## BackBoardServices

On iOS the main homescreen / lockscreen is called SpringBoard, but in iOS 6, Apple made things more interesting and decided to split up some of SpringBoard into backboardd. The result? SpringBoard handles more springing, and backboardd handles more of the behind-the-scenes application life managing. There’s a neat class in BackBoardServices (a private framework) called BKSProcessAssertion. This class allows you to give a certain application permissions to stay alive and not be killed by watchdog. So then I basically gave the Facebook app infinite backgrounding using the appropriate flags. To do this, I granted SpringBoard the ability to hand out BKSProcessAssertions to running applications (makes things easier tweak-wise). Yay! No more pausing, no more getting killed, and it’s system-wide!

// Replace this function using MobileSubstrate with a dylib into backboardd (or install MessageBox)
static int hax_XPConnectionHasEntitlement(id connection, NSString *entitlement)
  //Only grant the required entitlement
  if (xpc_connection_get_pid(connection) == PIDForProcessNamed(@"SpringBoard") && [entitlement isEqualToString:@""])
  return 1;

  return orig_XPConnectionHasEntitlement(connection, entitlement);

Cycript to the Rescue!

Cycript is awesome. It's basically a prompt that can hook into processes and accepts javascript as well as Objective-C syntax to play with memory. It requires jailbreaking your device, but @saurik has also released a version that you can link with App Store applications for debugging :D It's perfect for prototyping, and this was how I created the first prototype that was shown on the Verge. The best part is if anything goes wrong while messing in Cycript, you can just restart the process you're hooking, therefore doing no permanent damage (hopefully! :P).

Hosting Views Where They Probably Shouldn't Be

By creating a SBContextHostView for the Facebook app, one can display the whole Facebook app on top of any running application. You'll also need a BKSProcessAssertion (as mentioned earlier) to keep it running.

SBApplication *app = [[SBApplicationController sharedInstance] applicationWithDisplayIdentifier:@"com.facebook.Facebook"];
UIView *hostView = [app1 contextHostViewForRequester:@"epichax1" enableAndOrderFront:YES];
[[UIApplication keyWindow] addSubview:view1];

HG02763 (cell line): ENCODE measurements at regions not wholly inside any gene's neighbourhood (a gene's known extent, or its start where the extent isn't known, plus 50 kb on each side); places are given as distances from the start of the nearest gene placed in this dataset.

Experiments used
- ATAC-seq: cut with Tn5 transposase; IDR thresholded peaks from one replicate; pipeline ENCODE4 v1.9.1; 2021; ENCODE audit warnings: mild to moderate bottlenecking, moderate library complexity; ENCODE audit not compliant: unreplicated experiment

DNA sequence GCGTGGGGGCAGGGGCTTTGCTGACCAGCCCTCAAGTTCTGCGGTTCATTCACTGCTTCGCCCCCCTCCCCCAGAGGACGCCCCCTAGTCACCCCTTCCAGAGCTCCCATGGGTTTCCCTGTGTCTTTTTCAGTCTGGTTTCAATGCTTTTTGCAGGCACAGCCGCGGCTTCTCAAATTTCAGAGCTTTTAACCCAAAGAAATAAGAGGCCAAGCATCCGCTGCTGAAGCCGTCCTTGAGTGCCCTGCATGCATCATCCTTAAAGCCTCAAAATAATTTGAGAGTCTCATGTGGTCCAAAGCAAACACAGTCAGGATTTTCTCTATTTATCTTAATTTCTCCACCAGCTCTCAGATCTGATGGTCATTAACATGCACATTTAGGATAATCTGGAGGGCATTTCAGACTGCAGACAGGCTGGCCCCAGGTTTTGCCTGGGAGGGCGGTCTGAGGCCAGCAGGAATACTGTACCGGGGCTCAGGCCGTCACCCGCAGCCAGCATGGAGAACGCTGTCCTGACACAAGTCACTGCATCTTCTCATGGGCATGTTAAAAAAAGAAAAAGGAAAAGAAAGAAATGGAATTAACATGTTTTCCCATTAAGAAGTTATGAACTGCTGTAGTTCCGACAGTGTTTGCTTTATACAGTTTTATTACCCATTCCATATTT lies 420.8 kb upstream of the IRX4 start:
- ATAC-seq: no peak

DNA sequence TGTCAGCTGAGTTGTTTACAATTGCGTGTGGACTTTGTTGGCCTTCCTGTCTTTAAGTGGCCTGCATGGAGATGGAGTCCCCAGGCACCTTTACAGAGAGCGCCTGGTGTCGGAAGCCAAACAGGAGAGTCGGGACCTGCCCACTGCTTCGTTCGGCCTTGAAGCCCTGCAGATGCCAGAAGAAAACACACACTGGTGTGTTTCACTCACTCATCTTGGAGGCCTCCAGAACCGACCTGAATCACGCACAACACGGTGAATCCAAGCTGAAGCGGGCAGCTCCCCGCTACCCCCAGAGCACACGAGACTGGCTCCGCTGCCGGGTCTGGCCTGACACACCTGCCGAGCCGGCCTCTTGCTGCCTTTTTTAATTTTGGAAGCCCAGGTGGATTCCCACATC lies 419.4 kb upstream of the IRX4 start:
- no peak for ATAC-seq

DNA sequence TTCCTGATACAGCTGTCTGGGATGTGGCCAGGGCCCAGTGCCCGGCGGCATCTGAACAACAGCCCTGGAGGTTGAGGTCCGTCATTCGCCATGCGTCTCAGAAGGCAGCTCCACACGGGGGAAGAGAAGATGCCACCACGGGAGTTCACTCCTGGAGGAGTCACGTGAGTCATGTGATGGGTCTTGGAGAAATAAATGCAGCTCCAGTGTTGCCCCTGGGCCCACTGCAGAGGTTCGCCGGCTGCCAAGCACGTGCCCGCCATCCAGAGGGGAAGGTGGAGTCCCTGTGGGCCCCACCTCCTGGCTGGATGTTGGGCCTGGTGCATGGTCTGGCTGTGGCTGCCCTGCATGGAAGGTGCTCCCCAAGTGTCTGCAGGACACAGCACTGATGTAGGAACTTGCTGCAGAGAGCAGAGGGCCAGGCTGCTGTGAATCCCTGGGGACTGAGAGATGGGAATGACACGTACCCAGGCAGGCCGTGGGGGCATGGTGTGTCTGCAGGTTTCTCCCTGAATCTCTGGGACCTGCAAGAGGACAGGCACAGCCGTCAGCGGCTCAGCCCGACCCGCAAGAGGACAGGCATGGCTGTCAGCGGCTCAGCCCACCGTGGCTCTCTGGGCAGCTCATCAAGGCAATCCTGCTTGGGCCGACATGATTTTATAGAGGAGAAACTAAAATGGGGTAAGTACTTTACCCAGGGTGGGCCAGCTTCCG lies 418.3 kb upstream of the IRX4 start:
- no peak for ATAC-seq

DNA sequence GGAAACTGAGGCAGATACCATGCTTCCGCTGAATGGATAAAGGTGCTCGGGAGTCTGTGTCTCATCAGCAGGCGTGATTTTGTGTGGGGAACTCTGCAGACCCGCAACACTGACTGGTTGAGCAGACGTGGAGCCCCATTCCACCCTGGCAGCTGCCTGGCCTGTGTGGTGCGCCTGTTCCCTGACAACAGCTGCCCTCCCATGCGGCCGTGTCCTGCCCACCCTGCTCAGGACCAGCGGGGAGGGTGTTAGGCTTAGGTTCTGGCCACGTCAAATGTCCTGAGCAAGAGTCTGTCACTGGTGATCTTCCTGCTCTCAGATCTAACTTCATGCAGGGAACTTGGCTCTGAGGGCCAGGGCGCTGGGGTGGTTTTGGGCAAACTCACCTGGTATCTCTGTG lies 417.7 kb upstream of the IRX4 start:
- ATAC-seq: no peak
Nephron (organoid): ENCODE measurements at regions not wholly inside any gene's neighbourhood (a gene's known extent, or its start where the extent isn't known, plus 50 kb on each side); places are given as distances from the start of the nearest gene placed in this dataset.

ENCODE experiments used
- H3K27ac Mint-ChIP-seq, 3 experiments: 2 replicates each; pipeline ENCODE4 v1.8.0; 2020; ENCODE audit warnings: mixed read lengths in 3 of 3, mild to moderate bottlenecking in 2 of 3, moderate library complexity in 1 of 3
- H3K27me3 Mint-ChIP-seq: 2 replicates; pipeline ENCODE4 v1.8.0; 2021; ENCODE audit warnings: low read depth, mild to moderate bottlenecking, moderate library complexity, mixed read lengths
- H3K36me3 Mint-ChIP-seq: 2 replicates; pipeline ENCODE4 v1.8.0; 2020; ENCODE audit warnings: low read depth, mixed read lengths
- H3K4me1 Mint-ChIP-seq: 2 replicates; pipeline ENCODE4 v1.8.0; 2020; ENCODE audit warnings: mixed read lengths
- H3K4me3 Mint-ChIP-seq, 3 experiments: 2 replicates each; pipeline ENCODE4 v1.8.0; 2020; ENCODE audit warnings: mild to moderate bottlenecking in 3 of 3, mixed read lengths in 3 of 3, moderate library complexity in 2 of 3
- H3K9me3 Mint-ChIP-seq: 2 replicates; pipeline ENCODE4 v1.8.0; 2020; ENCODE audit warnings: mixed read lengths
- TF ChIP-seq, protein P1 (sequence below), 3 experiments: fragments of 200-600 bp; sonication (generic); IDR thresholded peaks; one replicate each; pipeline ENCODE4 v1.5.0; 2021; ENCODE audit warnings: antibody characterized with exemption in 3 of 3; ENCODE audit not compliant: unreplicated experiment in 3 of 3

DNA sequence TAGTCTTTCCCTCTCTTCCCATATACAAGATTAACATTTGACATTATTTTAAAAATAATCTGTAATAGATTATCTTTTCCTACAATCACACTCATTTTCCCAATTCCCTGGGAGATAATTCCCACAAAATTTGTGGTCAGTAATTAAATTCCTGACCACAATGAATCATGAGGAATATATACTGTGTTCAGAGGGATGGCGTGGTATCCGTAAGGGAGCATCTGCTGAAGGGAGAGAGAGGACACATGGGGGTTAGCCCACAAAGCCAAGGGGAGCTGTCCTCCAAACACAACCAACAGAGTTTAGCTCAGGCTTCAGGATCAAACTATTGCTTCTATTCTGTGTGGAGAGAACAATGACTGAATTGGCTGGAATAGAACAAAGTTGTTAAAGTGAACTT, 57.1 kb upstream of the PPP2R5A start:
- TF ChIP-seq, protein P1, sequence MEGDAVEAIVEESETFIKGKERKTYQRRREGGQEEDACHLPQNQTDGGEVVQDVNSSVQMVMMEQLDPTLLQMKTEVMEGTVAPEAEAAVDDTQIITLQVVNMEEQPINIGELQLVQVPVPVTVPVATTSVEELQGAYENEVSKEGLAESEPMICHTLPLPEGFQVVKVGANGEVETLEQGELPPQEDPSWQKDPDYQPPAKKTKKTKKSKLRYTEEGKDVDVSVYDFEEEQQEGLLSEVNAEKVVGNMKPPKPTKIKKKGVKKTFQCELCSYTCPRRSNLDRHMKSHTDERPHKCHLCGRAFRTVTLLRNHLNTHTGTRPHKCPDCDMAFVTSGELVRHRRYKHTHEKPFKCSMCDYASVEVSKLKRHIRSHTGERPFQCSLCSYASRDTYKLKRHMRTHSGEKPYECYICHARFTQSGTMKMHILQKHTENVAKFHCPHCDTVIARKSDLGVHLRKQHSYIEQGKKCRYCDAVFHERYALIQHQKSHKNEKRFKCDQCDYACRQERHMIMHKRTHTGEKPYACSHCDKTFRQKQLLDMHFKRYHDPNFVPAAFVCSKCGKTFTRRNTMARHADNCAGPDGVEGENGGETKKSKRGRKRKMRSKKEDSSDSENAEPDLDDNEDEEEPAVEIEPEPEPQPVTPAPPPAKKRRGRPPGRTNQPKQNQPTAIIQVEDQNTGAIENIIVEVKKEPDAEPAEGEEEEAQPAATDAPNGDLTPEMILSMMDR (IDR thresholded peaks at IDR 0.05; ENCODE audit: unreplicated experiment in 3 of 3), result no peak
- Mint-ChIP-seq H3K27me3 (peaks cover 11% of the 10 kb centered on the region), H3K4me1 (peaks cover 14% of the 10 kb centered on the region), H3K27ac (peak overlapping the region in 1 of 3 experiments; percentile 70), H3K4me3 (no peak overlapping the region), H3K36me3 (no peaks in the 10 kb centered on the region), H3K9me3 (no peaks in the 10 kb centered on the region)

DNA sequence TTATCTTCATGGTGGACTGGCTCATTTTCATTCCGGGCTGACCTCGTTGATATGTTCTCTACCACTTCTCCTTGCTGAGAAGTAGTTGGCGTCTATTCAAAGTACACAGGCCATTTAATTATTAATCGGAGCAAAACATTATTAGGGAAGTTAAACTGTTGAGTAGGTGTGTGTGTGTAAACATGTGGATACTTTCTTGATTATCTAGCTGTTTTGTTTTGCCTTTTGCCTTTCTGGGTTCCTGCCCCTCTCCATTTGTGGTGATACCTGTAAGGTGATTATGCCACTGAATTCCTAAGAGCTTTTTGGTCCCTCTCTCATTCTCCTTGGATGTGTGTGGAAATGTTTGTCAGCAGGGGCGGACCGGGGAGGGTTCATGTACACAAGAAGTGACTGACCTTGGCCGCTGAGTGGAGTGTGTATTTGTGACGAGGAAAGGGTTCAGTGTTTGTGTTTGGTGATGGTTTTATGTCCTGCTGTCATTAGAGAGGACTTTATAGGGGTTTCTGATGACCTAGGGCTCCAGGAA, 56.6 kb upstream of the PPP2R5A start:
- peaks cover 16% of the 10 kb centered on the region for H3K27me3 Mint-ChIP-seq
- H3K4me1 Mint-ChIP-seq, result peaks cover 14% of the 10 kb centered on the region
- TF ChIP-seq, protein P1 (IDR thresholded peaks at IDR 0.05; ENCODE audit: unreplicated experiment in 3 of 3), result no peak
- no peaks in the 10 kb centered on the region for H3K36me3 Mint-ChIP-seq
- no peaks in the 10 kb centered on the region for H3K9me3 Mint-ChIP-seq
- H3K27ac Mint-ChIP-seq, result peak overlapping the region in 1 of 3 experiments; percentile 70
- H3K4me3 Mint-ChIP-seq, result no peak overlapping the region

view1.transform = CGAffineTransformMakeScale(0.4, 0.4);
view1.frame = CGRectMake(0, 0, 320, 568);

BKSProcessAssertion *keepAlive = [[BKSProcessAssertion alloc] initWithPID:[app pid]

Tada! Mini Facebook app! :D

For JailbreakCon 2013 I wrote a cycript demo that does all this and displays 4 applications running simultaneously on top of SpringBoard. It's hilarious to see!



Of course there was much more work than this to actually make it usable and pleasant, such as transitions when quitting the Facebook app, and handling rotation even when the Facebook app is closed. Originally I was refreshing the app every 15-60 seconds to see if there were any new chat messages, however this shoved battery life into the ground and stomped on it. To save battery life, I hooked Facebook Messenger’s push notifications and redirected them to the Facebook app so Chat Heads update their conversations accordingly.

When all was said and done I released this hack, for free, under the name MessageBox. Sadly this no longer works on iOS 7 (nor the current version of the Facebook app), but I'll be sure to bring it back... someday!

Facebook Chat Heads are a wonderful way to chat. The ability to be able to chat with anyone, from inside any application, without the need to switch apps is something that isn’t new to mobile platforms (Android for example), however Chat Heads takes things to the next level. An experience that still, to this day, makes me smile when a chat head springs off one side and docks on the other.